TRACK THIRTEEN - Basie! "K.C. Stride", the airshot from 44 with Prez stretching out for three of his most luxurious choruses on record is desert island music for me. This is not that, but same band, same tune, just a lot more constricted and, Jacquet in the little tenor interlude? When I sometimes mention how you can hear the Old Testament band becoming the New Testament band before they actually WERE the New Testament band, this is a good, not great, example.

You got it!

Wait, so this isn't the exact same track what was on JSngry's BFT? Of course I'll defer if I'm wrong, but there were so many times I had to keep checking my player because I thought I'd somehow switched BFT's!

Edited by Big Al

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Same tune/arrangement, different perfomance.

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Oh boy THIS was SO much fun!!!! Of course, I don't know anything, which makes it that much more fun for all ages!

Track 1: Recent vintage of an old tune. I hate when I hear a melody I should be able to identify but can’t. I love this track though! Excitement abounds!

Just wait until you see who this is!

Track 2: Wow! I like this line-up: sounds like two trombones, a tenor, and a rhythm section with guitar instead of piano! Sign me up NOW!!! Gonna guess Arnett Cobb on the tenor just cuz that’s the first thing that came to mind, not because I know any better! Oh, I guess there is a piano after all. Have I mentioned how clueless I am when it comes to these things? Hmmm.... Spare piano.... Basie or a reasonable facsimile?

The Magnificent Goldberg has identified this one. Not Cobb or Basie. It has a Basie feel though.

Track 3: LOOOOOOOOVE this sound! Oh, what is that riff the trombones are playing? My my my, that bridge is delicious!!! Simply MUST seek this out!!!!

Track 4: Ptah, I gotta give you credit for holding out this long before unloading the skronk!!! I still can’t listen to it, though. :g

Track 5: A groove like this for ten minutes? Bring it, baby!!! Oh boy, it did! It stayed on that groove, the solos were warm & tasty like comfort food, no sudden tempo changes, no squawking anythings, etc. Ohhhhhhhh yeah, gonna be listening to this again A BUNCH!!! Wait... where did that reverbbed guitar come from??? That just makes me wanna jump up and yell OH YEAHHH!!!!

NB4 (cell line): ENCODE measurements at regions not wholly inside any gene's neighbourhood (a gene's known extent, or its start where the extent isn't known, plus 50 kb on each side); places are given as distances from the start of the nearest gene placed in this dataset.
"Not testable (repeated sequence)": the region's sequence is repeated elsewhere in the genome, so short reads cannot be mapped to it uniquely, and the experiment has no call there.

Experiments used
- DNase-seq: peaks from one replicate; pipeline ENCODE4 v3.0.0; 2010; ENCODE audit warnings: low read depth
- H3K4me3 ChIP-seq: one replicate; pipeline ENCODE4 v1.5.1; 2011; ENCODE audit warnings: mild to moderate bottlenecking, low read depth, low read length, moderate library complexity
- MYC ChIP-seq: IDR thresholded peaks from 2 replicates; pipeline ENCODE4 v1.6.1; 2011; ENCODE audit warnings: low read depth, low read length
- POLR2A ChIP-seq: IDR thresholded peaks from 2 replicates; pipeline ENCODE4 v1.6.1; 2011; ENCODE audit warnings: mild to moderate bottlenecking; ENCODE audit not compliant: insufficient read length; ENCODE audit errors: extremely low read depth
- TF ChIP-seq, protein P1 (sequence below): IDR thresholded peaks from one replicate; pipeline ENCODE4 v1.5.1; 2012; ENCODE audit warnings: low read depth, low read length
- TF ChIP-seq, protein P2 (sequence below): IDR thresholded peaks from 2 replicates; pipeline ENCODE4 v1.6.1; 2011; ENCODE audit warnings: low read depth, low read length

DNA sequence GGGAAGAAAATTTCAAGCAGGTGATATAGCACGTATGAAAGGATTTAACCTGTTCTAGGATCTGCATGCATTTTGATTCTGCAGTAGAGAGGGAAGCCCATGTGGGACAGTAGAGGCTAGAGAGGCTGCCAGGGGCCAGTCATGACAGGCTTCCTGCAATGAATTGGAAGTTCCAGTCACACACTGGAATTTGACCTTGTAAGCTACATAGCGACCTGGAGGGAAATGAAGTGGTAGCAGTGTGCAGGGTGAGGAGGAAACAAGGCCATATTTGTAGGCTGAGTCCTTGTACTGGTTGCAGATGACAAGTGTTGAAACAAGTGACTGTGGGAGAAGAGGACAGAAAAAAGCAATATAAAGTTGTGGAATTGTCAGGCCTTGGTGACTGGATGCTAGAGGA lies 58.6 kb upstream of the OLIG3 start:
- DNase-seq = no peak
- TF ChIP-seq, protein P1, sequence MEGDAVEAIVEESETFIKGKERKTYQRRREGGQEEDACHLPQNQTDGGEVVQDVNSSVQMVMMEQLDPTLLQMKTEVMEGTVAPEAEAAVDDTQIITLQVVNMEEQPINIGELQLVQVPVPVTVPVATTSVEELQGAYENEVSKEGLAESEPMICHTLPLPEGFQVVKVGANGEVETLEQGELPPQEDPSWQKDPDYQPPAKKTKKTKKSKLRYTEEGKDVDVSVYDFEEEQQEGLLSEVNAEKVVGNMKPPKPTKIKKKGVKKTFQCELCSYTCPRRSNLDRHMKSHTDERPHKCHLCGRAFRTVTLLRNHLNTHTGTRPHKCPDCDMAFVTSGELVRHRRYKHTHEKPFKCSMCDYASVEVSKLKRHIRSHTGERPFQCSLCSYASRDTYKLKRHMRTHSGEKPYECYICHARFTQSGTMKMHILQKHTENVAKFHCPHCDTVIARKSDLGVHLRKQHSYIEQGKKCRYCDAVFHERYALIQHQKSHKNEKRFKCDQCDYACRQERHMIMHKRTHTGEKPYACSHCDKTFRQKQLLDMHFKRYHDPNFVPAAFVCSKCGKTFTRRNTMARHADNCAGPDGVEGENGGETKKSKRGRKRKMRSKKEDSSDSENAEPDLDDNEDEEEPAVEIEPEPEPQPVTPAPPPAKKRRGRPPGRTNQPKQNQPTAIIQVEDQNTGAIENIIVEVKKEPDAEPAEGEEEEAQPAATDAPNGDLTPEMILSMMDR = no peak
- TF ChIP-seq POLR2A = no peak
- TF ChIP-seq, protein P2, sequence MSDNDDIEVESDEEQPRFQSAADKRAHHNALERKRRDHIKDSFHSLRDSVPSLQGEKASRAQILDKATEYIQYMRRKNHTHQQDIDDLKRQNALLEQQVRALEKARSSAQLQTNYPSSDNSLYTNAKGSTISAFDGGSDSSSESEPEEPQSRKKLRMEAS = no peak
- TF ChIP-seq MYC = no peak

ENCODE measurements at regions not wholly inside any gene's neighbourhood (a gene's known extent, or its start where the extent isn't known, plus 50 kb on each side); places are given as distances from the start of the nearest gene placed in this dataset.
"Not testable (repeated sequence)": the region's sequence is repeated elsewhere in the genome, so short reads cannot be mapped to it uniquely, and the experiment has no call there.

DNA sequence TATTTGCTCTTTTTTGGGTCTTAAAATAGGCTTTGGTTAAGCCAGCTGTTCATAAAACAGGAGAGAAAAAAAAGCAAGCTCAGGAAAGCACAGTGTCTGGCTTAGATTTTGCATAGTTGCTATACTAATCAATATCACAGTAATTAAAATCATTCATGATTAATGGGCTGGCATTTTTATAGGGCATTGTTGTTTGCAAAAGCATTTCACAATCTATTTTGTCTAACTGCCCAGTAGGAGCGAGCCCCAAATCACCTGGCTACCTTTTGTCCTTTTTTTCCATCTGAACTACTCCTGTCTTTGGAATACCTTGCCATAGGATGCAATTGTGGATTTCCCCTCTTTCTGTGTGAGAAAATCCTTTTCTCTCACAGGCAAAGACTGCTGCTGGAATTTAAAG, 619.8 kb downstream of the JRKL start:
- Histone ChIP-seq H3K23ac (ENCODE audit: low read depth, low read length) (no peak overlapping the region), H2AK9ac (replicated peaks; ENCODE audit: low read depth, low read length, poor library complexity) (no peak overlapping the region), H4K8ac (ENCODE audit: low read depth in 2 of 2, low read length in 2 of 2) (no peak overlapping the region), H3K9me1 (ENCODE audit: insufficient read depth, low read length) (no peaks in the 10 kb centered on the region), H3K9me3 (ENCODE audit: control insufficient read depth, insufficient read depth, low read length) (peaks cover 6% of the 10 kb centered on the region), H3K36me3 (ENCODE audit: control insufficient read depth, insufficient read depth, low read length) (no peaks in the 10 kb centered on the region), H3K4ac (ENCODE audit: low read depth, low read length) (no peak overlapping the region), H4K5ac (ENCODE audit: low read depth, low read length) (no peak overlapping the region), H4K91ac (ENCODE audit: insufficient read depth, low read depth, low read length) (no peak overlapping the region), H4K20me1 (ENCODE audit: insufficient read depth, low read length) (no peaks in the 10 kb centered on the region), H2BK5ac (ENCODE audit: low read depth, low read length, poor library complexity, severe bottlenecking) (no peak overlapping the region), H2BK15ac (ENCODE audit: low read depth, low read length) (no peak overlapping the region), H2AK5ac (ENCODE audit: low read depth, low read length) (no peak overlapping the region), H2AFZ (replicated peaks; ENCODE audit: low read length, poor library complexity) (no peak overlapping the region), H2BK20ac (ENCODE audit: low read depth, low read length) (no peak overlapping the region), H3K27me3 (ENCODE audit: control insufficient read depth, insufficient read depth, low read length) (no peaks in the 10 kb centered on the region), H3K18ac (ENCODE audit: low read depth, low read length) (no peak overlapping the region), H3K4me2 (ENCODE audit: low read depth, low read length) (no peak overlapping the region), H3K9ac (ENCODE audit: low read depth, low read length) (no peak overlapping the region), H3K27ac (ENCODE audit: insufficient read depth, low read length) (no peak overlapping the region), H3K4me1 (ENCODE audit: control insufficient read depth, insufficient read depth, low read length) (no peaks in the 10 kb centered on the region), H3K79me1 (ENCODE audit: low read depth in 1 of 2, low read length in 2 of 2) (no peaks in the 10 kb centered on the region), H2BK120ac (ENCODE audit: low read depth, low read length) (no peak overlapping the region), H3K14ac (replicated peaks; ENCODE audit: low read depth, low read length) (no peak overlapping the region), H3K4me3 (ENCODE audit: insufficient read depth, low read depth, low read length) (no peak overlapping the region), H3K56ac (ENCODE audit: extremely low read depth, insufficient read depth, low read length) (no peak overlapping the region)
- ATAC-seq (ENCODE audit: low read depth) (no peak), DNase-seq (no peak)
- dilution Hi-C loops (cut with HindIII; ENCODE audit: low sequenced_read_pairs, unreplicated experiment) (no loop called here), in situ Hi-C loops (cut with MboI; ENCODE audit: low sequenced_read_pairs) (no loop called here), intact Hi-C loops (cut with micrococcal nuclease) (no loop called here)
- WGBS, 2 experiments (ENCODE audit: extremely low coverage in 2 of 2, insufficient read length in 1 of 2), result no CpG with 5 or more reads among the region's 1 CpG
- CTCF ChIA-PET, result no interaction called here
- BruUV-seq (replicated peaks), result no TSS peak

Glad you like it!

Track 6: sounds like a Freddie Hubbard CTI. If it is, then my CTI knowledge just took a massive hit to the ego, because I thought I knew ‘em all. Oh geez, that piano riff sounds SO familiar. It’s gotta be from SKY DIVE or POLAR AC. One of the two, and I clearly haven’t listened to either one as closely as I thought. {{{groan}}}

Not Freddie Hubbard, so don't beat yourself up about listening to his CTIs! I think you will be surprised at the source of this one.

Track 7: Ha! You think you’re so smart, thinking you’ll put this on here and everyone’s gonna think it’s Pres, but I know it’s not! I know it’s the Vice Pres! And that’s Freddie Greene! And this is from that Verve Elite that combined the 12” and the 10” that drew from a slew of sessions into a nice compact package! And that’s Jimmy Jones on the piano! And I’m too lazy to look up track names or album names. Which means if I’m wrong about any of this, then I’m gonna feel awful silly about the above display of braggadocio!

Not Paul Q or Jimmy Jones. Also not Lester Young.

Track 8: Sounds like it could ALSO be from the aforementioned Vice Pres disc, but it actually reminds of me of something from the Illinois Jacquet Verve Elite. If I’m wrong, then it’s all good cuz I need to give that a spin, and then find out who THIS is and see if it’s available anywhere! I love this sound: small group sounding a lot bigger than it really is! Gimme this ANY day of the week!!!!

Not Illinois Jacquet.

NOTE TO SELF: seems to me that Mercury put out a lotta great small-group records like this back in the late-40’s/early-50’s: the aforementioned Quinichette record & Jacquet record, then there were the Terry Gibbs Big Band records they put out. I need to investigate this further!!!

Track 9: is that a banjo being played like a sitar? Whatta groove! Okay, now it’s starting to get a little weird. Maybe some Yusef Lateef? Ahhhhh, what is that, an autoharp? Or Ahmed Abdul-Malik?

Your IDs are not correct. I agree, whatta groove!